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On Tuesday evening, the family of Jalal Mansur Nurridin, 74, released a statement describing his death, writing that "Jalal slipped quietly away this evening into the arms of Allah," and asked that we use the last ten days of Ramadan to make dua for him. Nurridin lead the best-known iteration of the legendary Last Poets, a spoken word and percussionist collective formed on Malcolm X's birthday and that, at its best, embodied the spirit of Malcom as street hustler, soldier for the people and revolutionary sage — none more so than the Brooklyn-born Jalal, the Godfather of Rap.

Today, what would have been his 60th birthday, the people in charge of Prince's storied vault of unreleased recordings have announced a forthcoming album taken from a cassette he recorded at his home studio (Paisley Park did not yet exist), simply titled Piano & A Microphone 1983. The record includes a cover of Joni Mitchell's "A Case of You" and prototype sessions of "Purple Rain" and "Strange Relationship."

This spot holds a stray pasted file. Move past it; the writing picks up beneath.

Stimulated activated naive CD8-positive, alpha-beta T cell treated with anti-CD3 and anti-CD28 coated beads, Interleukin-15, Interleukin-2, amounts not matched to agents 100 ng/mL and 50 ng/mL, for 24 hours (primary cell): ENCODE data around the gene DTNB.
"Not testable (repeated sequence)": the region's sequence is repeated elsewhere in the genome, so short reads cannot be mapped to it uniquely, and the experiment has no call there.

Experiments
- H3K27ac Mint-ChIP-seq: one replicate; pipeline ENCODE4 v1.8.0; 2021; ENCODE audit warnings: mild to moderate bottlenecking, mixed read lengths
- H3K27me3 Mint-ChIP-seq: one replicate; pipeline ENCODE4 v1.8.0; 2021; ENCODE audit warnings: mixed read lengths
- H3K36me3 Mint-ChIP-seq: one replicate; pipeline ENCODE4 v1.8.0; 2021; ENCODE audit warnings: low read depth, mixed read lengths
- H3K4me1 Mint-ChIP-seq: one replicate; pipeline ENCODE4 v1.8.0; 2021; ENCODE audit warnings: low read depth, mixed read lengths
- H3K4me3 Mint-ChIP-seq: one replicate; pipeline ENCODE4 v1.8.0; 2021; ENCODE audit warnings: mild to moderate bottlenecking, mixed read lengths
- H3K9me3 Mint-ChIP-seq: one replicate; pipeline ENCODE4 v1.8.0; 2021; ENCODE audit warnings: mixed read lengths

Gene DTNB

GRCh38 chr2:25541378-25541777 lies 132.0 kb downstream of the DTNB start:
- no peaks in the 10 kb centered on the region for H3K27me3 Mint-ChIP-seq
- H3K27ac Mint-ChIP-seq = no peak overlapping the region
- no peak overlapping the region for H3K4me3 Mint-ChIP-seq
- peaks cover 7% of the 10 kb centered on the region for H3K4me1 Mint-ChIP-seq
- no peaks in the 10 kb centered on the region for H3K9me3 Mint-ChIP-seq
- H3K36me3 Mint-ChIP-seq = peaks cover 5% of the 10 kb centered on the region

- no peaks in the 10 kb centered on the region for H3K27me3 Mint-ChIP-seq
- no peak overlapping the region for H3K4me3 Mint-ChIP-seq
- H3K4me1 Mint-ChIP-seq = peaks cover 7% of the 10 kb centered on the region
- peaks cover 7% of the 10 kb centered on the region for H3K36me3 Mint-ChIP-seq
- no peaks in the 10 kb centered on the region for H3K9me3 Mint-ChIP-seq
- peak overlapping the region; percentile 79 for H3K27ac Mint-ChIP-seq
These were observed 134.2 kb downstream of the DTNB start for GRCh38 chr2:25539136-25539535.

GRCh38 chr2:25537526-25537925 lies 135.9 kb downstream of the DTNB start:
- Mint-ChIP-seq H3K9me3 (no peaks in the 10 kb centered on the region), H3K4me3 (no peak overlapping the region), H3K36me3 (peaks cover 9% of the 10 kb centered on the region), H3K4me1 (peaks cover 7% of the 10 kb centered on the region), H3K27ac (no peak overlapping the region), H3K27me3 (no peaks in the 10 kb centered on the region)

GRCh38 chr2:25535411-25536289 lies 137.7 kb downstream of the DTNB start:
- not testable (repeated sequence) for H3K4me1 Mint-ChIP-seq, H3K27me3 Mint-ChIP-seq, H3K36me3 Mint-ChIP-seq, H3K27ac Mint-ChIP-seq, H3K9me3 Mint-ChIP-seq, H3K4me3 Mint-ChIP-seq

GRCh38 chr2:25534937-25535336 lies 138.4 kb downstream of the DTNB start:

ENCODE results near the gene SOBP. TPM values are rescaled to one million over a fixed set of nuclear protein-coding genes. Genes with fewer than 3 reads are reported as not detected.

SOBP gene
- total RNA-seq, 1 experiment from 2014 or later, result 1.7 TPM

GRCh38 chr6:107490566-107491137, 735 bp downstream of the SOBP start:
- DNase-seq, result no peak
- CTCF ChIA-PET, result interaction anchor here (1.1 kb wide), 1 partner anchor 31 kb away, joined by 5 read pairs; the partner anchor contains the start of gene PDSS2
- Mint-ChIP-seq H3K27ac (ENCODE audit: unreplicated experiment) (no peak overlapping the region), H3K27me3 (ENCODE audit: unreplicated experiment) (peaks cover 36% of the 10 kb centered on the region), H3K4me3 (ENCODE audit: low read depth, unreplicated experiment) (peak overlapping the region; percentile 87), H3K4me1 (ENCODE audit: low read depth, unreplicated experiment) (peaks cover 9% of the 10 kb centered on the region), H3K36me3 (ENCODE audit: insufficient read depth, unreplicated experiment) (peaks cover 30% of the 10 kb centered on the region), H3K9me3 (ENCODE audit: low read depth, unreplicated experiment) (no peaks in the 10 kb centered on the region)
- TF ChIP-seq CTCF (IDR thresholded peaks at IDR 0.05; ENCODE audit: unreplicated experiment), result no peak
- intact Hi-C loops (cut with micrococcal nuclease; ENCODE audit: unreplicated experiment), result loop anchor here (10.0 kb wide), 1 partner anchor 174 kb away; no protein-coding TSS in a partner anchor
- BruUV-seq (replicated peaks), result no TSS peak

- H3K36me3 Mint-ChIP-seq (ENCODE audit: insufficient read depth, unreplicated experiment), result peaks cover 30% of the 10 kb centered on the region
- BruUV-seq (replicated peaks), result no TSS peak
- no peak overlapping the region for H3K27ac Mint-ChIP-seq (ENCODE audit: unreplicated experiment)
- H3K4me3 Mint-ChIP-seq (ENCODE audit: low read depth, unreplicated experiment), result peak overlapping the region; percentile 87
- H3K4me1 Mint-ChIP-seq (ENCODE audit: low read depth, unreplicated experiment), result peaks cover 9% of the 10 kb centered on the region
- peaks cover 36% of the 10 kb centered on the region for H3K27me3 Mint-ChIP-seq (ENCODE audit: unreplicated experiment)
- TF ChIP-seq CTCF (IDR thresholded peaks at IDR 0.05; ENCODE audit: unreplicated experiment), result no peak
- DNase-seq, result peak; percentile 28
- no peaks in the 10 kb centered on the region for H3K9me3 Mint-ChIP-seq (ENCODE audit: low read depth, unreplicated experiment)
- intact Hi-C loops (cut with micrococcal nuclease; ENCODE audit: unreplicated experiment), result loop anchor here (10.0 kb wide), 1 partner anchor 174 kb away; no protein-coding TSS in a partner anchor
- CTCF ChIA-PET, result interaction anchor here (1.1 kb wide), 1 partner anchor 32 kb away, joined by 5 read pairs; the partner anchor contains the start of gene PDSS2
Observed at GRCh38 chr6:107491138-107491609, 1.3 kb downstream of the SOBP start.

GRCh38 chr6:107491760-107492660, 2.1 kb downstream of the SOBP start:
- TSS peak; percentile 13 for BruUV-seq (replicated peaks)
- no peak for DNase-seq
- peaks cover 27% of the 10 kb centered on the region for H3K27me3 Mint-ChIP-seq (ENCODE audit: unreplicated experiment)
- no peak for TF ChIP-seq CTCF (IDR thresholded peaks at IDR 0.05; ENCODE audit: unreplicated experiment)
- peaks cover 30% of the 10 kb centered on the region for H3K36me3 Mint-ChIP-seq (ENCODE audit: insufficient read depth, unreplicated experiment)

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RACHEL MARTIN, HOST:

What do you go to Facebook for? Given how many of us use it — 68 percent of Americans, according to the Pew Research Center, with 74 percent of them visiting the site at least once a day — it's striking that, anecdotally at least, using the site evokes a sort of dissociative muscle memory, the ritual of dutifully giving posts from family and close-enough friends a thumbs-up.

Bon Iver may take its time between albums, but bandleader Justin Vernon remains a geyser of ideas in his off hours. On Wednesday, he and a pair of fellow idea-geysers — The National's Aaron and Bryce Dessner — launched a new platform for listening, called PEOPLE, and populated it with a trove of music. That trove includes songs by the duo of Aaron Dessner and Vernon, recording under the name Big Red Machine.

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